By Mark Tooley
America’s churches react to yesterday’s same-sex rulings, as those with the emptiest pews cheer loudest.
Traditional minded Catholics, Southern Baptists and evangelicals were understandably nonplussed by the U.S. Supreme Court’s same-sex marriage rulings. And declining liberal Protestants were excited but hoping for more, more, more. The LGBTQ friendly National Cathedral even rang its bells in celebration, sort of like when the church bells of England rang after Napoleon’s defeat at Waterloo.
But few evangelicals were ringing any bells.
“The Supreme Court had the opportunity to uphold both marriage and democracy, and it did neither,” said Galen Carey, D.C. representative of the National Association of Evangelicals (NAE), which had submitted court briefs in defense of the Defense of Marriage Act and California’s Proposition 8. “Congress should be able to define words used in its laws and policies,” he continued. The DOMA decision “misconstrues federalism,” as states do not have the right to impose their diverse definitions on the federal government.”
Carey also noted that the court’s failing specifically to uphold Proposition 8 “disregards the millions of Californians who voted twice to affirm the unique nature of marriage between one man and one woman.” He added: “When elected officials refuse to uphold the decisions of voters, citizens should have the right to defend their decisions in court.” He was grateful that at least the Proposition 8 ruling doesn’t “directly affect the 37 states that continue to recognize” traditional marriage and that the court “did not unilaterally create a new right to redefine marriage,” instead allowing the “conversation on marriage to continue.”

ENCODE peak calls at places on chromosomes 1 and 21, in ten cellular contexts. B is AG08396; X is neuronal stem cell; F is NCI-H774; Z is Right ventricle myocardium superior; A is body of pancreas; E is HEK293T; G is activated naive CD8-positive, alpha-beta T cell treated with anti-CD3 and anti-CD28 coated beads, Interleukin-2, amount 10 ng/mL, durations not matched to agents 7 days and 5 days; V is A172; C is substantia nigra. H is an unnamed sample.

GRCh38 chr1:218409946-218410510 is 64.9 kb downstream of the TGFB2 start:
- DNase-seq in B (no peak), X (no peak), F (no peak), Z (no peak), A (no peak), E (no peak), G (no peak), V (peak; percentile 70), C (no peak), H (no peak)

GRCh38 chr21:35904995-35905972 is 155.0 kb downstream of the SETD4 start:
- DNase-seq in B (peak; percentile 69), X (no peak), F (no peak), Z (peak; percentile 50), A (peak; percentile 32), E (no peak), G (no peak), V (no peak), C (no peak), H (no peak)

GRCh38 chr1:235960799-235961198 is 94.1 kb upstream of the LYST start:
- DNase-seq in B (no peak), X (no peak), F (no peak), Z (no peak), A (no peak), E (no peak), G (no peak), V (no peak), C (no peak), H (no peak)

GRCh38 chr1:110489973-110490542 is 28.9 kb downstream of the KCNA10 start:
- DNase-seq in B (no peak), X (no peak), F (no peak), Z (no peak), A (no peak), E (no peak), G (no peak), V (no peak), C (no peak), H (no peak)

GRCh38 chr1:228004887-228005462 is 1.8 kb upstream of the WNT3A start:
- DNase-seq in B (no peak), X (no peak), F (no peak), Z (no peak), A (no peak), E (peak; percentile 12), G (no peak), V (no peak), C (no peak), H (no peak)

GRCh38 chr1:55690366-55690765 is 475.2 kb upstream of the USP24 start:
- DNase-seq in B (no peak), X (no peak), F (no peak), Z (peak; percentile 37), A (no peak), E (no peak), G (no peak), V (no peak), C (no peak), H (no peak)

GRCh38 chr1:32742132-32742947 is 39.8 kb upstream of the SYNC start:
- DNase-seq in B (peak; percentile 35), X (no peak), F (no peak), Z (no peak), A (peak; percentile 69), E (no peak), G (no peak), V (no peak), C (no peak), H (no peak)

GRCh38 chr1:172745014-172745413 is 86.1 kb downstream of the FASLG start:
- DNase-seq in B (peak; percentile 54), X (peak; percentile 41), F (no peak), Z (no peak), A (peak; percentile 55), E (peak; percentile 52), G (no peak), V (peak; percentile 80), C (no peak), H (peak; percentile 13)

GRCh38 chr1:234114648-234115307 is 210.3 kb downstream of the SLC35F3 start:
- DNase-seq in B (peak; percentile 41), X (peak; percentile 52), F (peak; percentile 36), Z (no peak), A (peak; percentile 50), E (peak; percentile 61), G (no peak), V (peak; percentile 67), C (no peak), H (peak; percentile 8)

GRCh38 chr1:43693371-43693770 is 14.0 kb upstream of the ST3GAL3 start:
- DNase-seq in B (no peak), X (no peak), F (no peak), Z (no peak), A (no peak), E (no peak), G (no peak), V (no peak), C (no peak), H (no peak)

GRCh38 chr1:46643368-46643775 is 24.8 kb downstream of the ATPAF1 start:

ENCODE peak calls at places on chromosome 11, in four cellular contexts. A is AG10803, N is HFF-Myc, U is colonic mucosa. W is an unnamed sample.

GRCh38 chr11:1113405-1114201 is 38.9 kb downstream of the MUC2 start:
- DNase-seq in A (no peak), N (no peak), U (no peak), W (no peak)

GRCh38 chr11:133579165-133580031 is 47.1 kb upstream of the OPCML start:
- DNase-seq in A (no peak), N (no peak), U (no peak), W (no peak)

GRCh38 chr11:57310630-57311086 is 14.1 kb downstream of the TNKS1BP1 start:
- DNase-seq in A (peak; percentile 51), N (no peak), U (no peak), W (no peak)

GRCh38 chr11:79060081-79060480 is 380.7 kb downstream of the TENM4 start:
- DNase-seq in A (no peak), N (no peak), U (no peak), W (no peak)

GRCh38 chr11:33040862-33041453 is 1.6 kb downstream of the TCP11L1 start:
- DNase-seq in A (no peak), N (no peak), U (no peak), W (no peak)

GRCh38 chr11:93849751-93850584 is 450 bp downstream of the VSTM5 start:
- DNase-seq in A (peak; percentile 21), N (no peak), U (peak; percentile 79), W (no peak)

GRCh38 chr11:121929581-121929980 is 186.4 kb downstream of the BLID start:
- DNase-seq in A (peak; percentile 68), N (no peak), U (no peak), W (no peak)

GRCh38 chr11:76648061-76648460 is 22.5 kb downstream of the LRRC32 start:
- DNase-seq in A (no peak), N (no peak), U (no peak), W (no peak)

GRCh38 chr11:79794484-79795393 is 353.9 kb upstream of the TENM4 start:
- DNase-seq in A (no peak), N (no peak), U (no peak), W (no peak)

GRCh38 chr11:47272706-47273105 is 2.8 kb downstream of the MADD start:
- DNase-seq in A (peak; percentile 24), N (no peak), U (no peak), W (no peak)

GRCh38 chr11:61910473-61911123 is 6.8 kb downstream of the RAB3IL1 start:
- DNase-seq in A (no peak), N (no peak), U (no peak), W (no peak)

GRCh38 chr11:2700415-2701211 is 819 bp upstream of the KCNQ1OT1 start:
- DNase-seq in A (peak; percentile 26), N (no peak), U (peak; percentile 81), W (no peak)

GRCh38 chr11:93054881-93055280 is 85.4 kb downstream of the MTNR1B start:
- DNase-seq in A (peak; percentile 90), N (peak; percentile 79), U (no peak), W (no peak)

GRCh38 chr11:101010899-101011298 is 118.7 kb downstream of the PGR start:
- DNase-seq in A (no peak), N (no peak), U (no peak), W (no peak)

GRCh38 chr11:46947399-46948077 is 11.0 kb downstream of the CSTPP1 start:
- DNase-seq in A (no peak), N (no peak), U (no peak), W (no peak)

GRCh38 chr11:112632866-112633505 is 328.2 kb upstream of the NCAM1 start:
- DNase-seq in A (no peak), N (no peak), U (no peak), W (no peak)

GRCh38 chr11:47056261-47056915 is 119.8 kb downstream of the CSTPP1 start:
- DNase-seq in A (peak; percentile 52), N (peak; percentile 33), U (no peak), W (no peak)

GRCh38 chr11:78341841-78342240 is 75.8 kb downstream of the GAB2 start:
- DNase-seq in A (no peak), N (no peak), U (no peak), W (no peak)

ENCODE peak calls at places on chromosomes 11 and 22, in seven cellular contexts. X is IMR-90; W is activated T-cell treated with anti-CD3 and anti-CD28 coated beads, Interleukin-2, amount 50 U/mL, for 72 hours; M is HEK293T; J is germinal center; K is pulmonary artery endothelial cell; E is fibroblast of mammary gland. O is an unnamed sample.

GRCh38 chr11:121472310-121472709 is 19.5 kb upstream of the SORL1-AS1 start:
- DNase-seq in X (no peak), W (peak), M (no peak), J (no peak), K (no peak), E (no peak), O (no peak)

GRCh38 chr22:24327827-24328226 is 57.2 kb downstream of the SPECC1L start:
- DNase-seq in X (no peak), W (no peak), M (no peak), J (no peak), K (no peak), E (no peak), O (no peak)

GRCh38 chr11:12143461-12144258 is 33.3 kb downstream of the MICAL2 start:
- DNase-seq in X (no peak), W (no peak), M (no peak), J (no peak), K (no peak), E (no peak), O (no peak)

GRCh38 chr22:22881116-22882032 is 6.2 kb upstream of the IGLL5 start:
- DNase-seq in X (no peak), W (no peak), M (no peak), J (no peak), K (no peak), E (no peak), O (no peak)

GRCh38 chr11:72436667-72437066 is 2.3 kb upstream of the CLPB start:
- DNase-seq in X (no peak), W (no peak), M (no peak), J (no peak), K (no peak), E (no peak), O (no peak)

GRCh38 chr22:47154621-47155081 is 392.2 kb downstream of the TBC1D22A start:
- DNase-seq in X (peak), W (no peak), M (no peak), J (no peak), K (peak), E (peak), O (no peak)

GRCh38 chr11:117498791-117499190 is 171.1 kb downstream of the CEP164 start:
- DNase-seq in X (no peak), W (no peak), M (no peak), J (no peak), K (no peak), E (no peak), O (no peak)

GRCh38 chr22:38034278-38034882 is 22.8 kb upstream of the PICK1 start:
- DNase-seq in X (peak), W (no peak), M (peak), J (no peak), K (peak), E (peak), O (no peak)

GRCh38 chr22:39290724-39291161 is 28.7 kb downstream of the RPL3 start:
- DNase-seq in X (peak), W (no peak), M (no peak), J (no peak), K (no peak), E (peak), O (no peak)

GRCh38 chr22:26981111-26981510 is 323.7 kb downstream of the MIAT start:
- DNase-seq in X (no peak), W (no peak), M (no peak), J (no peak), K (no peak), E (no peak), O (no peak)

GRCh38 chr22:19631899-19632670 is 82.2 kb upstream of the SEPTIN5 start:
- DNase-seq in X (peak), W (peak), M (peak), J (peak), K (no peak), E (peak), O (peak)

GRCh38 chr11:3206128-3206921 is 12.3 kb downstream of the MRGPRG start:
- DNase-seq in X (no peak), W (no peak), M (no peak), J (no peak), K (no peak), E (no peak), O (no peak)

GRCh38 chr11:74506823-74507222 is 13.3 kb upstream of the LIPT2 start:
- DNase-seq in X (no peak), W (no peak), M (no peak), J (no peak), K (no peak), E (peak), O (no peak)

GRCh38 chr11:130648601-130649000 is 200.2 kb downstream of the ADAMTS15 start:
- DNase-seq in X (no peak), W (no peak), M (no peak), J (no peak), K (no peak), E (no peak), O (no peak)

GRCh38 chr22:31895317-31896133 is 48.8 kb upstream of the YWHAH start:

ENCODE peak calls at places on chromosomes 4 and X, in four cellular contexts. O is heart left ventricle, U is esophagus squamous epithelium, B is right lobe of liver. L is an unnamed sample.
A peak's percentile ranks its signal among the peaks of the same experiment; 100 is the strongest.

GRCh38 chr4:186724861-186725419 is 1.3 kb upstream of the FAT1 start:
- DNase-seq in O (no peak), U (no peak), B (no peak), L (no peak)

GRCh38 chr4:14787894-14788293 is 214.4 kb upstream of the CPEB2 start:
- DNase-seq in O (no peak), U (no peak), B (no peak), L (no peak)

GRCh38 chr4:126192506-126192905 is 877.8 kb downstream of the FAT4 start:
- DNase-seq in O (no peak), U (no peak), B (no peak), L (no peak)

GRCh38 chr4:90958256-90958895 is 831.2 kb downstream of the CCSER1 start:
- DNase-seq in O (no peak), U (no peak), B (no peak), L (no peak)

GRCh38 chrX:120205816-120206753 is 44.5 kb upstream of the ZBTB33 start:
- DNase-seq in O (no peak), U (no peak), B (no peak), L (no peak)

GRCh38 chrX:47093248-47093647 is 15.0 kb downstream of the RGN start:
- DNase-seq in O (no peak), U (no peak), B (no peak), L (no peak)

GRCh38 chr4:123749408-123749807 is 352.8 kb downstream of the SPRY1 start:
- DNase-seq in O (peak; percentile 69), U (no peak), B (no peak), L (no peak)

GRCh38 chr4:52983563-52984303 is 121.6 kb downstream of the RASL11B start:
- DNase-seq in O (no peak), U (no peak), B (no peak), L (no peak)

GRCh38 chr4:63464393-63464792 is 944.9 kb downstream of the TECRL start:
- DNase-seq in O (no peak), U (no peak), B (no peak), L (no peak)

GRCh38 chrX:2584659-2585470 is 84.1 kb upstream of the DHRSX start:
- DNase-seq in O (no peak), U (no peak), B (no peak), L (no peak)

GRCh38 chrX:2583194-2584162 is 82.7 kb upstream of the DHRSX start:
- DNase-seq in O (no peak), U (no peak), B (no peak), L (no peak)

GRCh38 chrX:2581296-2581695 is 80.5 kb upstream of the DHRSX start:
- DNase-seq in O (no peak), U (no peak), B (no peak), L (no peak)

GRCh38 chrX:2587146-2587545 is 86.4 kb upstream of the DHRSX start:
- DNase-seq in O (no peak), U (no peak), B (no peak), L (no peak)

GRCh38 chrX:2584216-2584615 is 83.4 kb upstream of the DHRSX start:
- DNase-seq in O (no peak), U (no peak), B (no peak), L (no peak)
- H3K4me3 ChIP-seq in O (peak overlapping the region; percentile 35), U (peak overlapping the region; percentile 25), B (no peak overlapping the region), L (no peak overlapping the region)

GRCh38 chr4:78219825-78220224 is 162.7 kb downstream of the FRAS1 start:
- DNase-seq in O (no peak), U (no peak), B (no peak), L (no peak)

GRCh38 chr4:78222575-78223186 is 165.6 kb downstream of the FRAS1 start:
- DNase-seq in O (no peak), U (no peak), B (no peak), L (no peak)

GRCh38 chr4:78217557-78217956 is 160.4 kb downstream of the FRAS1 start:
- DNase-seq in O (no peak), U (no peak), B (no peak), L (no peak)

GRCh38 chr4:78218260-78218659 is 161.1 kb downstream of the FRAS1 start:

The Southern Baptist Convention’s new public policy chief, Russell Moore, warned that the court ruling’s “grounding of this decision in equal protection and human dignity means this is not simply a procedural matter of federalism” but a worrisome “new legal reality.” He also surmised: “Same-sex marriage is on the march, even apart from these decisions, and is headed to your community, regardless of whether you are sitting where I am right now, on Capitol Hill, or in a rural hamlet in southwest Georgia or eastern Idaho.”
Reaching for a silver lining, he called the march of same-sex marriage “an opportunity for gospel witness” while admitting the “marginalization of conjugal marriage in American culture has profound implications for our gospel witness,” since “marriage isn’t incidental to gospel preaching.”
Cardinal Timothy Dolan of New York, as president of the U.S. Catholic bishops, was more unvarnished, denouncing the rulings as a “tragic day for marriage and our nation” and a “profound injustice to the American people.” He insisted the federal government “ought to respect the truth that marriage is the union of one man and one woman, even where states fail to do so,” because the “preservation of liberty and justice requires that all laws… respect the truth, including the truth about marriage.”